MBTA subways, buses and commuter rail trains will operate on reduced schedules while ferries will be taken offline completely in an effort to enforce social distancing and meet reduced demand amid the coronavirus outbreak.

Starting Tuesday, the four core subway lines and commuter rail will run service less frequently throughout the day, including during the old rush-hour periods, and buses except for a handful of key routes will transition to Saturday schedules.

The change in plans was suddenly put in place on a transit system that typically hosts more than 1 million trips on an average weekday. Officials decided scaling back is the appropriate step to help limit the spread of COVID-19 through commuting crowds, particularly with ridership declining.

"The MBTA plays an important role in slowing the spread of the coronavirus while continuing to provide critical services to medical professionals and other employees in key industries that rely on public transit," MBTA General Manager Steve Poftak said in a press release. "While some of these changes are inconvenient, they maintain a responsible balance between protecting the health and safety of the MBTA workforce and our customers, and our goal of continuing to run safe and reliable service without major disruptions."

Subway trains will run Saturday schedules: every nine to 13 minutes on the Blue Line, every nine to 11 minutes on the Orange Line, every 7 minutes on the Red Line between Alewife and JFK/UMass, every 14 minutes between JFK/UMass and both Ashmont and Braintree, every 7 to 13 minutes on the Green Line's four branches west of Kenmore, and more frequently on the Green Line through downtown Boston.

Express bus routes 325, 326, 351, 352, 354 and 501 will not see service reductions and will continue regular weekday schedules. The RIDE paratransit service will also operate at full levels.

All other buses will operate on Saturday schedules regardless of the day of the week for the foreseeable future.

The Hingham and Hull ferries the MBTA offers are canceled until further notice. Commuters who rely on those services can instead use the commuter rail's Greenbush Line by boarding at West Hingham or Nantasket Junction.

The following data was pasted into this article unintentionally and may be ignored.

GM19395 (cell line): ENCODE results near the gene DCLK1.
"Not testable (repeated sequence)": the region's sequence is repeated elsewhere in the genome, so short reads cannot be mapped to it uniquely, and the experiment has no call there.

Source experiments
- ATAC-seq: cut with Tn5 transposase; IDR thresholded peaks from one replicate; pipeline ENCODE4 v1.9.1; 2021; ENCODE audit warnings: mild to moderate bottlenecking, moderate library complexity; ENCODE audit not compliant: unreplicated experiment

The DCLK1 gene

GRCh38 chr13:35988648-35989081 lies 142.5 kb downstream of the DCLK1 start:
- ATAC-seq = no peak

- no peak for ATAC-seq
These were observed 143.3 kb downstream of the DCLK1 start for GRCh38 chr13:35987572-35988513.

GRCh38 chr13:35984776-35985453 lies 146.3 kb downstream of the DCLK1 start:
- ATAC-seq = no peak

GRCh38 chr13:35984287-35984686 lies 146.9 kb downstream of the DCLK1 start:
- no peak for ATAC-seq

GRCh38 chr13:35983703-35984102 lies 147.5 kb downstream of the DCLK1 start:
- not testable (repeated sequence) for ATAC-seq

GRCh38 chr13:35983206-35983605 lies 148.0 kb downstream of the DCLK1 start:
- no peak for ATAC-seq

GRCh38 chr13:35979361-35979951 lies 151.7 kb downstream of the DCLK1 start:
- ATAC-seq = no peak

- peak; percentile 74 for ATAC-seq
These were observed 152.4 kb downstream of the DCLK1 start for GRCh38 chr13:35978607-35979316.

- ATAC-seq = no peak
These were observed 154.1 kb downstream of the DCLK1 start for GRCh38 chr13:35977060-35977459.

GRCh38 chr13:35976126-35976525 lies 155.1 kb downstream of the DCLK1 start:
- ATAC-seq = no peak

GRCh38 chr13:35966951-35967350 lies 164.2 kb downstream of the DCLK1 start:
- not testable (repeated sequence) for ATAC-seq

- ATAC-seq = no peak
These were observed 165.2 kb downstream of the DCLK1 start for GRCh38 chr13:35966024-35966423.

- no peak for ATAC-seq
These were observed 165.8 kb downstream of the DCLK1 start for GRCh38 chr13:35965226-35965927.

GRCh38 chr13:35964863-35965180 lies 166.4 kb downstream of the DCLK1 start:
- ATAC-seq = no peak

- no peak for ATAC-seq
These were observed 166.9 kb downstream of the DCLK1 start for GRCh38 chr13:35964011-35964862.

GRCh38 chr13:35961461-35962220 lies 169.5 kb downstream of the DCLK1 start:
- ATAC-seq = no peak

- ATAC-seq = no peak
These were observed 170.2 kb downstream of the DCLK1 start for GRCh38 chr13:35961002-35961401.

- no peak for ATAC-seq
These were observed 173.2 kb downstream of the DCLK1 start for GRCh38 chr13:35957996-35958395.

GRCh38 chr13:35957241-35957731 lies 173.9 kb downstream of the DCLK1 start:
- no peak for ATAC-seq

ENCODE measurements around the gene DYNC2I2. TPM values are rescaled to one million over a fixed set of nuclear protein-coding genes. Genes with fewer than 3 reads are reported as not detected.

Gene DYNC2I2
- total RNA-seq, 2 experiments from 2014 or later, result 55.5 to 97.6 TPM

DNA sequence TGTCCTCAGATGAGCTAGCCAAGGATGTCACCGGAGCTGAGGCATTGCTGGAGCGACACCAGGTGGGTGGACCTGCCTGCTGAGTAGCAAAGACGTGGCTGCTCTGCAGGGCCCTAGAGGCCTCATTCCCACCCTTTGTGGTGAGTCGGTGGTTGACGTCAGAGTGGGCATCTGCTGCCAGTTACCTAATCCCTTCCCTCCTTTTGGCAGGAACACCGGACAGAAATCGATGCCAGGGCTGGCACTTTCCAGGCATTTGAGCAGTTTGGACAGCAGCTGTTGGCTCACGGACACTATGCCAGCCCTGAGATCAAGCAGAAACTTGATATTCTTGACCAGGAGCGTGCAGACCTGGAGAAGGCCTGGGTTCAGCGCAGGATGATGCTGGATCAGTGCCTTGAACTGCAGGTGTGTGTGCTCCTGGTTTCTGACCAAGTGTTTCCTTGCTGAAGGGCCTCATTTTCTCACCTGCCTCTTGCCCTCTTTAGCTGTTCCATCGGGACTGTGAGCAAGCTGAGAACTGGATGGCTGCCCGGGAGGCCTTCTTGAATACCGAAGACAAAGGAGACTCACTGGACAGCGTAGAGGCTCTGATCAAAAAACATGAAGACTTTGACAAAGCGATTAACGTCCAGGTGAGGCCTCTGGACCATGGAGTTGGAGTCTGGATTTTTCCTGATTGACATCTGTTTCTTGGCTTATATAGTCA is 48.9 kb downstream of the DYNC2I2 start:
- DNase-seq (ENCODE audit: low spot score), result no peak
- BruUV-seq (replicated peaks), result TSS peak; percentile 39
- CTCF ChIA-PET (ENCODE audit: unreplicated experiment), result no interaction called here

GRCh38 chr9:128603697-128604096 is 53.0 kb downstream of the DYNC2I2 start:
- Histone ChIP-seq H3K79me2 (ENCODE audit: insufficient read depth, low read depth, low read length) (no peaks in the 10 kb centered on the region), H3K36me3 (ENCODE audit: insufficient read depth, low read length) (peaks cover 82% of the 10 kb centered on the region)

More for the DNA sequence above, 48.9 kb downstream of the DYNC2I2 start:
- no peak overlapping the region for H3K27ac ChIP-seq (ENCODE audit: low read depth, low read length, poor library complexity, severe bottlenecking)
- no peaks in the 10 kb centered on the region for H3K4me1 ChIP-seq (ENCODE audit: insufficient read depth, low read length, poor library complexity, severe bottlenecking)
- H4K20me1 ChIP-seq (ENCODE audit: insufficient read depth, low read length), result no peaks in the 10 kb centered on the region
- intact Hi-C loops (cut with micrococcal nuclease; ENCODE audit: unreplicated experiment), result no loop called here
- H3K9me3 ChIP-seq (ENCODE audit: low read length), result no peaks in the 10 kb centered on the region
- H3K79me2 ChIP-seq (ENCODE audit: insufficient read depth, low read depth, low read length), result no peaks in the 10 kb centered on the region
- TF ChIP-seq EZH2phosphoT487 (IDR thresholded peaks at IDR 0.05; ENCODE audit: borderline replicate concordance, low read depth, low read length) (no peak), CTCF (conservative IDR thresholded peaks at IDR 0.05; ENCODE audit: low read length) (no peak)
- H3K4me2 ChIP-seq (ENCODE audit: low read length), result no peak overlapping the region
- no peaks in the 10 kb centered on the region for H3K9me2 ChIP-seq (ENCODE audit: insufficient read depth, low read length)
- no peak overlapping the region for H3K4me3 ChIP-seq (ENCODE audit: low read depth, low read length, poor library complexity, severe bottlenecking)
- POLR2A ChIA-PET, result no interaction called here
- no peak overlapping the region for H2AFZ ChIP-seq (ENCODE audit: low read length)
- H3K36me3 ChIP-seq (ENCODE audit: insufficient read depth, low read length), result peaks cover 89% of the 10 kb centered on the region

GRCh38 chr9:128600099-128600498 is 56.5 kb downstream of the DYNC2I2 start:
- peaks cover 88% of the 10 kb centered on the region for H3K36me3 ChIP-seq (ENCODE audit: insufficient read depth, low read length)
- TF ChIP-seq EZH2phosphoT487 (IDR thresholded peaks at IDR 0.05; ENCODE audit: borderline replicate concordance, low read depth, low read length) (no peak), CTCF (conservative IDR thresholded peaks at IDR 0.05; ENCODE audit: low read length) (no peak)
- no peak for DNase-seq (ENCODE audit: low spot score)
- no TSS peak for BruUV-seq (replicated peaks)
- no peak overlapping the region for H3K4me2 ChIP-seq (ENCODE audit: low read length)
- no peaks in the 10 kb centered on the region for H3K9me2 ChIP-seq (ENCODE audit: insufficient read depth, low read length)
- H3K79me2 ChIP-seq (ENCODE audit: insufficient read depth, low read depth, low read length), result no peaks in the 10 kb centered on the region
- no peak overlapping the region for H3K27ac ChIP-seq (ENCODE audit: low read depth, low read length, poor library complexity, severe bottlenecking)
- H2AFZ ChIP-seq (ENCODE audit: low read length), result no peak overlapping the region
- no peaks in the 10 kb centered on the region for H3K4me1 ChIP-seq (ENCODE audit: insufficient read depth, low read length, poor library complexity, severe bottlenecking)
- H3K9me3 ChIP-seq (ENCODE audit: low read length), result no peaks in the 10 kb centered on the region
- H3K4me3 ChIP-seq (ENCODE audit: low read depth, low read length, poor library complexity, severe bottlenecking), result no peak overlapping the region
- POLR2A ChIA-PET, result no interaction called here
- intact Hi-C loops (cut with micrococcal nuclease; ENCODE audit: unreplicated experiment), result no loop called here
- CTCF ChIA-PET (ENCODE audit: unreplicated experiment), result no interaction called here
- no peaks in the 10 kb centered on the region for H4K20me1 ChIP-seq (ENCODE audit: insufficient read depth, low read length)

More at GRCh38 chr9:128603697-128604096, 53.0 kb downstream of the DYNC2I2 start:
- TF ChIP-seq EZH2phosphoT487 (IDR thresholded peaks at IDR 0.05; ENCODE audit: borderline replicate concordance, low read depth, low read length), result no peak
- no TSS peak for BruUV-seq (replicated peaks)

Commuter rail service will operate less frequently as well on what a spokesman described as a "Saturday schedule plus."

"The plus being additional trains on top of a normal Saturday schedule to boost peak service and other additional trains off peak to allow for travel at those times," said Tory Mazzola, a spokesman for commuter rail operator Keolis, in an email.

A full summary of the MBTA schedule changes is available online at mbta.com/covid19.

MBTA officials did not provide figures, but acknowledged in a Monday press release that "recent reductions in ridership" played a role in the decision to decrease service.

During the first week of March — earlier on in the outbreak before workplace impacts became as widespread — average weekday ridership was about 2.5 percent lower than it was on February weekdays, a T spokesman said last week. That decline was driven by a 7 percent decrease on the Green Line.

Anecdotal evidence indicated trains had been far emptier in recent days. Gov. Charlie Baker on Sunday announced an order to close all K-12 schools for three weeks, ban most gatherings of 25 or more people, and prohibit on-premises dining and drinking at restaurants and bars, which is also likely to drive down public transit use.

The T's press office did not immediately respond to questions about the operating cost and budget implications of the reduced service plan or about how staffing and planned maintenance work will be affected.

Poftak told MBTA workers about the upcoming changes in a Sunday night memo, hinting that some employees may be asked to work remotely.

"Employees should continue planning for their families well being, especially now with the closure of all public school districts," he wrote. "But it's in the spirit of public service that I ask essential personnel, those of you that operate and keep our system running everyday, to continue doing the job you do best, for all of our riders. For personnel whose responsibilities include supporting our frontline employees, your supervisor will be discussing with you recent interim policy changes relative to maintaining continuity, remote service as well as possible teleworking."

The plans are subject to alteration based on observed conditions, the agency noted.

"As this situation evolves, the MBTA will continue assessing ridership needs with a particular focus on workforce access for hospitals, as well as food distribution locations operated by the City of Boston," the T wrote in its press release. "As part of that ongoing assessment, the T will continue monitoring customer volumes and make service adjustments accordingly; this means if the T experiences an increase in ridership, capacity will be added as necessary."